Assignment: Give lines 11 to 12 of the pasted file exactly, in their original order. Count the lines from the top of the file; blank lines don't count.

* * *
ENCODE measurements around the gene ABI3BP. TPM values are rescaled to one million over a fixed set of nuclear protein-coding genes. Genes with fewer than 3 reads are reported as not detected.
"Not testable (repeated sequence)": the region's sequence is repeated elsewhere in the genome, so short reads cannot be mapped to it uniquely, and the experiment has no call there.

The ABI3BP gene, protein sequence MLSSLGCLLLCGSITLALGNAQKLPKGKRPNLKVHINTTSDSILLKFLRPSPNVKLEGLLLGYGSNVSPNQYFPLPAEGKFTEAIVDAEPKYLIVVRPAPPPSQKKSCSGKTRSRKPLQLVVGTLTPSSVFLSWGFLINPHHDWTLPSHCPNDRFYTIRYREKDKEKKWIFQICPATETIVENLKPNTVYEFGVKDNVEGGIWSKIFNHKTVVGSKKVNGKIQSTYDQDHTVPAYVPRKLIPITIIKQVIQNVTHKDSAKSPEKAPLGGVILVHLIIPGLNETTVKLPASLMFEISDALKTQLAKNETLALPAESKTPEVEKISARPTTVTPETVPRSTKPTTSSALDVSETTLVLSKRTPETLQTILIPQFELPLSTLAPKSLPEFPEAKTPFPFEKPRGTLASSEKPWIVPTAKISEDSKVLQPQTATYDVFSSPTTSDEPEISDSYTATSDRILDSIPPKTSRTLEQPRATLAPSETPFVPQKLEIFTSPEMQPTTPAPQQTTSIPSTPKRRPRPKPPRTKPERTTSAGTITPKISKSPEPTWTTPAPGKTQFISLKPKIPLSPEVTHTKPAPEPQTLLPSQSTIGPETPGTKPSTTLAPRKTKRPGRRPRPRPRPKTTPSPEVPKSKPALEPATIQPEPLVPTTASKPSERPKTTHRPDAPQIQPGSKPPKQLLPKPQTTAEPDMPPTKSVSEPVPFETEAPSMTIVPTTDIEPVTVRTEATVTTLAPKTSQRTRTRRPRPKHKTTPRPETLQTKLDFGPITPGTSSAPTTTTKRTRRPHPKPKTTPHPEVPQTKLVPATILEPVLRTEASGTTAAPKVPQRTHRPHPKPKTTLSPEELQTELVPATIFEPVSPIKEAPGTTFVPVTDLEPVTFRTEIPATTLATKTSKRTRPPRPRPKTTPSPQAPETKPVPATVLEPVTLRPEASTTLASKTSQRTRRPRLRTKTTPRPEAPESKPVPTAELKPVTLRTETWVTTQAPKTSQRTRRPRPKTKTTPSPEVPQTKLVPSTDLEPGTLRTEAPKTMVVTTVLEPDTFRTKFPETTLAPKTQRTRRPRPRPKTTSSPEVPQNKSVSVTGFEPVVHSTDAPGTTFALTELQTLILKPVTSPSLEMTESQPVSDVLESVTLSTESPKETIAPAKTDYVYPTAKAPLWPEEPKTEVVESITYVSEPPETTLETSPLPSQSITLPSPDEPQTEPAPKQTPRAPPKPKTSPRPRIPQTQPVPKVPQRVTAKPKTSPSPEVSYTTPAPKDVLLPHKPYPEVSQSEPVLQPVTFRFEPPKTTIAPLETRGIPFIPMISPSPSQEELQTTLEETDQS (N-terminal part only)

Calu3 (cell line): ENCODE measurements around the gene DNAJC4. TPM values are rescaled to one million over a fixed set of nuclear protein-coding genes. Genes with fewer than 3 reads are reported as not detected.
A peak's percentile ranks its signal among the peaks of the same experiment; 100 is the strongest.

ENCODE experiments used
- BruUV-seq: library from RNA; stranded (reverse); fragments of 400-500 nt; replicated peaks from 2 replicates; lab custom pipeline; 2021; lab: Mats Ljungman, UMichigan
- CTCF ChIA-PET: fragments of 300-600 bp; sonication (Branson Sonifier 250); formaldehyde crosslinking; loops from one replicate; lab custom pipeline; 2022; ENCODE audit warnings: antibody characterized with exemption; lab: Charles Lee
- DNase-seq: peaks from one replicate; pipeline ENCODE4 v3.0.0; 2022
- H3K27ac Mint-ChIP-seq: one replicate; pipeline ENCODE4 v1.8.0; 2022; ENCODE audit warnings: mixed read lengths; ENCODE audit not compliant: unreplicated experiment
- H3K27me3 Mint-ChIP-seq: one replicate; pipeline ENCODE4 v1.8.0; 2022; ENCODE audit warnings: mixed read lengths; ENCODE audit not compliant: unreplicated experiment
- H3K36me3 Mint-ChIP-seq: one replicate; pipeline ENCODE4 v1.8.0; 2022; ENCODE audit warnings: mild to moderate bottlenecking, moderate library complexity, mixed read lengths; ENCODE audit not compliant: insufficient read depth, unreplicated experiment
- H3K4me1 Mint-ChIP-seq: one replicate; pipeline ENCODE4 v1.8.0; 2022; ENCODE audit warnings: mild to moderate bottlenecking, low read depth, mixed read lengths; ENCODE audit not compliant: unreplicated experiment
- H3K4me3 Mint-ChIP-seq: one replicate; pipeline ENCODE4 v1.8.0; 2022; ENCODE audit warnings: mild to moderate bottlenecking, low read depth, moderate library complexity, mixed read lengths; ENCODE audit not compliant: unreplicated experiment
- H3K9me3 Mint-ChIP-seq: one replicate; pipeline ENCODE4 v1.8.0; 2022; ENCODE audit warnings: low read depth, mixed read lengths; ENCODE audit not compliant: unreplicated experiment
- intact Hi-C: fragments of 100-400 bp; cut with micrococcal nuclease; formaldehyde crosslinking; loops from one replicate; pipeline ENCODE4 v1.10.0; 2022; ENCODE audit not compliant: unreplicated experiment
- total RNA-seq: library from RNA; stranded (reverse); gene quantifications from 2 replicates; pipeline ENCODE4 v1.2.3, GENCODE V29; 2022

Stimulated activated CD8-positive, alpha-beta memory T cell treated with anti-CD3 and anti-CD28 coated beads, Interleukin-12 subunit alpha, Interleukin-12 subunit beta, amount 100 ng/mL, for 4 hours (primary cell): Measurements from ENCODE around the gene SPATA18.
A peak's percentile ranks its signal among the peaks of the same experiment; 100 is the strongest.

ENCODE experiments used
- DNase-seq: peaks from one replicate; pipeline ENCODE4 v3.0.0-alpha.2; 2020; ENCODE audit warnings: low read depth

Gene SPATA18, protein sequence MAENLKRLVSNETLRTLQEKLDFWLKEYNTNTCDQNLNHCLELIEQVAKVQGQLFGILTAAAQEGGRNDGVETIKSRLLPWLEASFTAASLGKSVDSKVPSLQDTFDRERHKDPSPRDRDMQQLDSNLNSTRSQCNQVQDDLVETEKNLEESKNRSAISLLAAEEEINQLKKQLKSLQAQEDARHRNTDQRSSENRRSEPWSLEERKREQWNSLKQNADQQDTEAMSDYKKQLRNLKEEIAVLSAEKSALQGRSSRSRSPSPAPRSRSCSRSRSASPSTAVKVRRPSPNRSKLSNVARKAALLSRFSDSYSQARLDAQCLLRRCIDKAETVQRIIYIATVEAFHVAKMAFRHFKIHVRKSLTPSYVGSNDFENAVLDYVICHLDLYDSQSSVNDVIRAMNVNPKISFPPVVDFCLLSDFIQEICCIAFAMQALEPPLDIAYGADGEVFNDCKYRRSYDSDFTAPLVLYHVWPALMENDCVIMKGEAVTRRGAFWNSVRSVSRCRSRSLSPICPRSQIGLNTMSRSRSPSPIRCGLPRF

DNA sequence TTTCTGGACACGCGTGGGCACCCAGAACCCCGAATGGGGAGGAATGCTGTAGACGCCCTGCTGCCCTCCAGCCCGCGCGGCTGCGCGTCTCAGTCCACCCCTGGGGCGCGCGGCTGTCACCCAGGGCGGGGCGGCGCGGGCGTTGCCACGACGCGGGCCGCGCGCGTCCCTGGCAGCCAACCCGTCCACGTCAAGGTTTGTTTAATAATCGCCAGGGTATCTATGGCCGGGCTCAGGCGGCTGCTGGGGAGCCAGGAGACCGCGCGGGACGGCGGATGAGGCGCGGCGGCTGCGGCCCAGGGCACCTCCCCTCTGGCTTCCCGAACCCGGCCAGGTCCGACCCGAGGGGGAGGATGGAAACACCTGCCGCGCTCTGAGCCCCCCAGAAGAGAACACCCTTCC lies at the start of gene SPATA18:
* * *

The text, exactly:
- H3K27me3 Mint-ChIP-seq: one replicate; pipeline ENCODE4 v1.8.0; 2022; ENCODE audit warnings: mixed read lengths; ENCODE audit not compliant: unreplicated experiment
- H3K36me3 Mint-ChIP-seq: one replicate; pipeline ENCODE4 v1.8.0; 2022; ENCODE audit warnings: mild to moderate bottlenecking, moderate library complexity, mixed read lengths; ENCODE audit not compliant: insufficient read depth, unreplicated experiment